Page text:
Memphis Is Better For Having Had Father Don Mowery

Local News

The founder of a Memphis-based organization committed to grooming diverse young leaders has passed away.

Father Don Mowery, the founder of Bridges, died Tuesday night at the age of 86.

Father Mowery lived a non-judgmental life, committed to changing young lives. He even started a radio-show in the 70’s to give the youth a voice.

It was his agency Bridges that took his work for youth-led social change to a national level.

Bridges CEO sent the following statement:

The entire BRIDGES family mourns the loss of the Reverend Donald E. Mowery, who passed away yesterday, June 12.

For generations, the name “Father Don” has been synonymous with selfless dedication to the lives of young people in Memphis. A Yale Divinity School graduate and ordained Episcopal priest, Father Don came to Memphis in 1963 to lead a new social service ministry called Youth Service—the precursor to the modern-day BRIDGES USA. 

Father Don’s leadership in our organization spanned more than 30 years, and it’s because of his incredible heart for youth that BRIDGES is now celebrating its 30th anniversary of the Bridge Builders program in 2018. 

“Father Don had a compassionate heart and a great vision,” said philanthropist Becky Wilson, who approached Mowery in 1988 with the idea for Bridge Builders, which would become Youth Service’s premier program. “He reached out to young people from disadvantaged circumstances and did his best to provide them with healthy opportunities to better themselves. BRIDGES benefited greatly from the foundation he built through Youth Service, and he will be missed.”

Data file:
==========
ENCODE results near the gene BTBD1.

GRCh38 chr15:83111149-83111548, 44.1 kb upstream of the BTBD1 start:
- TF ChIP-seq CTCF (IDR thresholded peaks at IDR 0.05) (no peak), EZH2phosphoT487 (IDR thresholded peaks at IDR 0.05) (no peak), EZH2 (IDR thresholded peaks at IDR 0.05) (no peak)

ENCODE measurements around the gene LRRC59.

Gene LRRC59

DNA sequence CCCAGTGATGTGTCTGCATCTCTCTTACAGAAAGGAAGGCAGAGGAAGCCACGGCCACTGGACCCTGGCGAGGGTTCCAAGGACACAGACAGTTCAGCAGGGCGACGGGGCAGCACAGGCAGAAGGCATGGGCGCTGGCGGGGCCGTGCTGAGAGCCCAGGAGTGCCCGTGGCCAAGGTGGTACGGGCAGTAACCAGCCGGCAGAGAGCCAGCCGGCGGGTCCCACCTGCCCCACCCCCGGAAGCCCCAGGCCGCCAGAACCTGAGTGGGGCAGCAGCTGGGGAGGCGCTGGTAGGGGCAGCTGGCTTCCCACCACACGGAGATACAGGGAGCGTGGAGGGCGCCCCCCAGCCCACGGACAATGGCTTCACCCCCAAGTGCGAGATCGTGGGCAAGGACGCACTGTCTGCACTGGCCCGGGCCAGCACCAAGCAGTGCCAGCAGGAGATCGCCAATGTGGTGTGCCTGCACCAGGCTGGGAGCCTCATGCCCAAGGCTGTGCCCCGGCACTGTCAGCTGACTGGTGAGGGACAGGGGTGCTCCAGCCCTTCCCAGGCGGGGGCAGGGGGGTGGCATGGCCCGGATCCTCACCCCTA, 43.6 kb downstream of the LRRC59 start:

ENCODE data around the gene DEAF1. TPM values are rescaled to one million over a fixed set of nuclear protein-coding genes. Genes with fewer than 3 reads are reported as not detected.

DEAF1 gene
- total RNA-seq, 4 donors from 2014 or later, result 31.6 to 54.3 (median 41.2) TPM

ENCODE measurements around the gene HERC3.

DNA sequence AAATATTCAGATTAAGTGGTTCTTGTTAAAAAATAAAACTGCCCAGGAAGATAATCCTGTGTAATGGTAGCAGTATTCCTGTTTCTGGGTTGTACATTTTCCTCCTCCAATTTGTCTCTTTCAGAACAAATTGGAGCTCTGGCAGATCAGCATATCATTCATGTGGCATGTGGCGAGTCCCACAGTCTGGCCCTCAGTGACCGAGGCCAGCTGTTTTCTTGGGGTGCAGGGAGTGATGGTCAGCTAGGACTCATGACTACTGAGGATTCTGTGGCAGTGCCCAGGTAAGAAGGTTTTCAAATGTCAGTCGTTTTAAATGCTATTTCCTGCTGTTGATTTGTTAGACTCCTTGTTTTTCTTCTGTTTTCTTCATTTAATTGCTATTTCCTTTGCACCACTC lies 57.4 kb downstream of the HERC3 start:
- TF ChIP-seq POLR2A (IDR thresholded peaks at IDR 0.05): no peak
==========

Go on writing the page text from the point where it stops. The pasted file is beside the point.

During Father Don’s tenure, Youth Service transformed from an agency that provided services out of an office to one that intentionally ventured out into communities to meet youth where they are. It also became one of the first youth agencies in Memphis to integrate its programs, and Father Don established critical relationships with government leaders and Memphis City Schools. When civil unrest following the assassination of Dr. Martin Luther King, Jr., made it increasingly difficult to find outdoor spaces for integrated youth programs, Father Don forged a key partnership with the Naval Air Station in Millington.

I am saddened to learn of Father Don’s death,” said Jim Boyd, who stepped to the helm at Youth Service following Mowery’s retirement in 1994. “He was a pioneer in youth work who developed powerful programs that served all youth no matter race or class and whose innovations in serving youth made Youth Service a name known nationally. But more importantly, he personally touched the lives of hundreds if not thousands of youth in Memphis with his empathy and caring. He truly made a difference, and many of us are the better for his life and ministry.”

“Father Don’s legacy is such an important one in the evolution from Youth Service to BRIDGES,” said Cynthia Ham, BRIDGES President and CEO. “We are reminded every day by the Father Don memorial wall in our board room of his huge heart and his incredible impact on the lives of so many young people. His generous spirit will always be with us as we develop young leaders who will continue to make Memphis, and the world, a better place for all.”

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